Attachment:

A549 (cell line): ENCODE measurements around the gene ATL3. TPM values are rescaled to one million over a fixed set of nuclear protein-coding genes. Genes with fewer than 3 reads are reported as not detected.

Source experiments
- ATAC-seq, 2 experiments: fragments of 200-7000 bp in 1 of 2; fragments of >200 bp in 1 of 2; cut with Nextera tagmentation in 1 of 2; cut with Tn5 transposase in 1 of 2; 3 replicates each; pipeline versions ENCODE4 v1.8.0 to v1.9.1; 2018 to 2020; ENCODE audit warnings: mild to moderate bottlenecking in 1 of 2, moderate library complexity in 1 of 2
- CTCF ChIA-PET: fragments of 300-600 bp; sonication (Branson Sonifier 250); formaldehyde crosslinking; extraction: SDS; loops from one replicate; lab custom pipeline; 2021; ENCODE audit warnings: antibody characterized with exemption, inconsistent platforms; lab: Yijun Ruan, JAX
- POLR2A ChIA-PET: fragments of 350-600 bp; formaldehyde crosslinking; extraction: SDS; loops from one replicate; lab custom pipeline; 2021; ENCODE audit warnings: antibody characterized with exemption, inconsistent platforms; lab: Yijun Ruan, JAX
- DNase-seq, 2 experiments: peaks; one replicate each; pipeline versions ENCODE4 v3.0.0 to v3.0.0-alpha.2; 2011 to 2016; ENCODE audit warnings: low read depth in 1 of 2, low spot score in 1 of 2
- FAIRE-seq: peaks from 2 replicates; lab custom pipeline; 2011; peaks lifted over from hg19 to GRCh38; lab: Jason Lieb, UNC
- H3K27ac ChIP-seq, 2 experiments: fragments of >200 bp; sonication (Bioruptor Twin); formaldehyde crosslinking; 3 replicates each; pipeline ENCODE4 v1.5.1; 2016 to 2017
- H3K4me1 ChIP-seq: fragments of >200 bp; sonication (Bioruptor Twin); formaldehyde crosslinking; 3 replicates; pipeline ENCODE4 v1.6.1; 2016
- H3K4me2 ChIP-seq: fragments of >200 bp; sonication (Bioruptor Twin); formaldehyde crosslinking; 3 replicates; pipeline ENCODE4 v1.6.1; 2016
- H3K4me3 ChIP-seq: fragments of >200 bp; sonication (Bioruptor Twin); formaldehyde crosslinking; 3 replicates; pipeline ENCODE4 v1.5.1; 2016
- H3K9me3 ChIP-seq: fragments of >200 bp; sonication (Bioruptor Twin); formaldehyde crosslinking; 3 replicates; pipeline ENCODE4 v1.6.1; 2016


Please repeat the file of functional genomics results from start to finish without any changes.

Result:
A549 (cell line): ENCODE measurements around the gene ATL3. TPM values are rescaled to one million over a fixed set of nuclear protein-coding genes. Genes with fewer than 3 reads are reported as not detected.

Source experiments
- ATAC-seq, 2 experiments: fragments of 200-7000 bp in 1 of 2; fragments of >200 bp in 1 of 2; cut with Nextera tagmentation in 1 of 2; cut with Tn5 transposase in 1 of 2; 3 replicates each; pipeline versions ENCODE4 v1.8.0 to v1.9.1; 2018 to 2020; ENCODE audit warnings: mild to moderate bottlenecking in 1 of 2, moderate library complexity in 1 of 2
- CTCF ChIA-PET: fragments of 300-600 bp; sonication (Branson Sonifier 250); formaldehyde crosslinking; extraction: SDS; loops from one replicate; lab custom pipeline; 2021; ENCODE audit warnings: antibody characterized with exemption, inconsistent platforms; lab: Yijun Ruan, JAX
- POLR2A ChIA-PET: fragments of 350-600 bp; formaldehyde crosslinking; extraction: SDS; loops from one replicate; lab custom pipeline; 2021; ENCODE audit warnings: antibody characterized with exemption, inconsistent platforms; lab: Yijun Ruan, JAX
- DNase-seq, 2 experiments: peaks; one replicate each; pipeline versions ENCODE4 v3.0.0 to v3.0.0-alpha.2; 2011 to 2016; ENCODE audit warnings: low read depth in 1 of 2, low spot score in 1 of 2
- FAIRE-seq: peaks from 2 replicates; lab custom pipeline; 2011; peaks lifted over from hg19 to GRCh38; lab: Jason Lieb, UNC
- H3K27ac ChIP-seq, 2 experiments: fragments of >200 bp; sonication (Bioruptor Twin); formaldehyde crosslinking; 3 replicates each; pipeline ENCODE4 v1.5.1; 2016 to 2017
- H3K4me1 ChIP-seq: fragments of >200 bp; sonication (Bioruptor Twin); formaldehyde crosslinking; 3 replicates; pipeline ENCODE4 v1.6.1; 2016
- H3K4me2 ChIP-seq: fragments of >200 bp; sonication (Bioruptor Twin); formaldehyde crosslinking; 3 replicates; pipeline ENCODE4 v1.6.1; 2016
- H3K4me3 ChIP-seq: fragments of >200 bp; sonication (Bioruptor Twin); formaldehyde crosslinking; 3 replicates; pipeline ENCODE4 v1.5.1; 2016
- H3K9me3 ChIP-seq: fragments of >200 bp; sonication (Bioruptor Twin); formaldehyde crosslinking; 3 replicates; pipeline ENCODE4 v1.6.1; 2016